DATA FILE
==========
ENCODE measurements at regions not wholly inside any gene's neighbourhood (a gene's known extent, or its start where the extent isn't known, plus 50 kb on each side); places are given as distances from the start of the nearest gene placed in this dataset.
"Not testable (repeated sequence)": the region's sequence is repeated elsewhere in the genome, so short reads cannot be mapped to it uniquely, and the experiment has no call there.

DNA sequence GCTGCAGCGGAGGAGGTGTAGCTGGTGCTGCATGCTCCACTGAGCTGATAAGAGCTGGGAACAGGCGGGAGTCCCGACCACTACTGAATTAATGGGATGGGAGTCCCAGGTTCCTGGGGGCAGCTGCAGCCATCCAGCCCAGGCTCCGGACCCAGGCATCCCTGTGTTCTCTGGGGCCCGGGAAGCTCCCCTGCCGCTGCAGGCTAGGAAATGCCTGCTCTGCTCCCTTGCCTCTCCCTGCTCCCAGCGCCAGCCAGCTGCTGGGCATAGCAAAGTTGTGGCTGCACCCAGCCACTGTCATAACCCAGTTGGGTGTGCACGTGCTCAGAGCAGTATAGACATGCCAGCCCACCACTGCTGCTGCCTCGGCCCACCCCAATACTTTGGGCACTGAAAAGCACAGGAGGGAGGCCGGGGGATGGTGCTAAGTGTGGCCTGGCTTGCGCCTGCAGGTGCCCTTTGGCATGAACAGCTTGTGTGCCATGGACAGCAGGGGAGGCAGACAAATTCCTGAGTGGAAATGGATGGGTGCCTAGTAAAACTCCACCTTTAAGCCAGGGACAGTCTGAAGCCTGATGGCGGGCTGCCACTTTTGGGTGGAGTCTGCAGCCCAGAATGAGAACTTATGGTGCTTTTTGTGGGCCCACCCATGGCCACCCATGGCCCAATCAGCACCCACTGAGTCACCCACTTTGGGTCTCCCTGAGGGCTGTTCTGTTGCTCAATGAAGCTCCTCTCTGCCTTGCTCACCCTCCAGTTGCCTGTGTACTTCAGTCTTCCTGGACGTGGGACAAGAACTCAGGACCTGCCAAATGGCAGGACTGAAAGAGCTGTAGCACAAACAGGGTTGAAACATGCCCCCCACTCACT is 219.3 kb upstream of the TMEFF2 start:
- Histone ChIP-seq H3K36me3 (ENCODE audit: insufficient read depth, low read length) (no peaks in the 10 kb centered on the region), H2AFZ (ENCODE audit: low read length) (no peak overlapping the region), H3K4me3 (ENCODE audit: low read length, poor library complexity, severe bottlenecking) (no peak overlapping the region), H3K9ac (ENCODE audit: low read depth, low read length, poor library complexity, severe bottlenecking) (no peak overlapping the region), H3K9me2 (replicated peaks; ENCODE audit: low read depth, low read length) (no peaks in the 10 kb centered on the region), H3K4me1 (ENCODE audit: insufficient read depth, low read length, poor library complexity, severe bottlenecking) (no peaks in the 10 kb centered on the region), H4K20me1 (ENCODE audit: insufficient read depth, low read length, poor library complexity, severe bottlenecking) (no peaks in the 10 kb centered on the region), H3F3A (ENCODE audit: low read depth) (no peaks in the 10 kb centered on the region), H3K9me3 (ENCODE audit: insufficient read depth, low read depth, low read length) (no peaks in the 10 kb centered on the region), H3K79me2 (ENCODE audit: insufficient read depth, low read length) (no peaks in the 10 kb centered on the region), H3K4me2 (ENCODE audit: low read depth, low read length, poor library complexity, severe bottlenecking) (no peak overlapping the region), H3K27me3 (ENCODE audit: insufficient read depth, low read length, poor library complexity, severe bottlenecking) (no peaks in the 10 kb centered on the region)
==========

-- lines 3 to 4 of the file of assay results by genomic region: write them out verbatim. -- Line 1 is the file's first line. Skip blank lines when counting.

DNA sequence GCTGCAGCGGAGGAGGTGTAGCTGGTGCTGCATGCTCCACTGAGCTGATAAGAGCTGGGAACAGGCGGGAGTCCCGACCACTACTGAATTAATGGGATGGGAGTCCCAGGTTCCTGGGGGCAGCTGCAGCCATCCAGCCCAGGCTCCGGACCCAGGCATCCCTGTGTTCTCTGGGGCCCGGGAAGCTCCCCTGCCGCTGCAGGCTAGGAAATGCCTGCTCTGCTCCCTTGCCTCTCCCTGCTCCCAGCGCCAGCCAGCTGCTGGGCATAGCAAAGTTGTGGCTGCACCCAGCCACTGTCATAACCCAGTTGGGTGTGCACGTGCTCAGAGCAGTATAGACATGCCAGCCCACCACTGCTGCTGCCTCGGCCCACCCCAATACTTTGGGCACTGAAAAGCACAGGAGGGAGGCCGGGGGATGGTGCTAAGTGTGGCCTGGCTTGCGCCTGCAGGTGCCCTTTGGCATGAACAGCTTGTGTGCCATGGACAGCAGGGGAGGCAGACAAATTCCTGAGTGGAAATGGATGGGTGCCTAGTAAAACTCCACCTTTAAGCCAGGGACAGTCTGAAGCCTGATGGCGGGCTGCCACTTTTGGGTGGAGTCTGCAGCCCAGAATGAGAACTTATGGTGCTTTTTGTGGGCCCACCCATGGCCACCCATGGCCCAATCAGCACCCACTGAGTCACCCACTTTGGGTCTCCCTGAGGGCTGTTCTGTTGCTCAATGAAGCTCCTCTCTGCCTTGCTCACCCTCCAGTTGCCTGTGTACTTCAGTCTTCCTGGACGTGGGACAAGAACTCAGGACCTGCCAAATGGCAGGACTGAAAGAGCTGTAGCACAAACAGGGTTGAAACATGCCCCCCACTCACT is 219.3 kb upstream of the TMEFF2 start:
- Histone ChIP-seq H3K36me3 (ENCODE audit: insufficient read depth, low read length) (no peaks in the 10 kb centered on the region), H2AFZ (ENCODE audit: low read length) (no peak overlapping the region), H3K4me3 (ENCODE audit: low read length, poor library complexity, severe bottlenecking) (no peak overlapping the region), H3K9ac (ENCODE audit: low read depth, low read length, poor library complexity, severe bottlenecking) (no peak overlapping the region), H3K9me2 (replicated peaks; ENCODE audit: low read depth, low read length) (no peaks in the 10 kb centered on the region), H3K4me1 (ENCODE audit: insufficient read depth, low read length, poor library complexity, severe bottlenecking) (no peaks in the 10 kb centered on the region), H4K20me1 (ENCODE audit: insufficient read depth, low read length, poor library complexity, severe bottlenecking) (no peaks in the 10 kb centered on the region), H3F3A (ENCODE audit: low read depth) (no peaks in the 10 kb centered on the region), H3K9me3 (ENCODE audit: insufficient read depth, low read depth, low read length) (no peaks in the 10 kb centered on the region), H3K79me2 (ENCODE audit: insufficient read depth, low read length) (no peaks in the 10 kb centered on the region), H3K4me2 (ENCODE audit: low read depth, low read length, poor library complexity, severe bottlenecking) (no peak overlapping the region), H3K27me3 (ENCODE audit: insufficient read depth, low read length, poor library complexity, severe bottlenecking) (no peaks in the 10 kb centered on the region)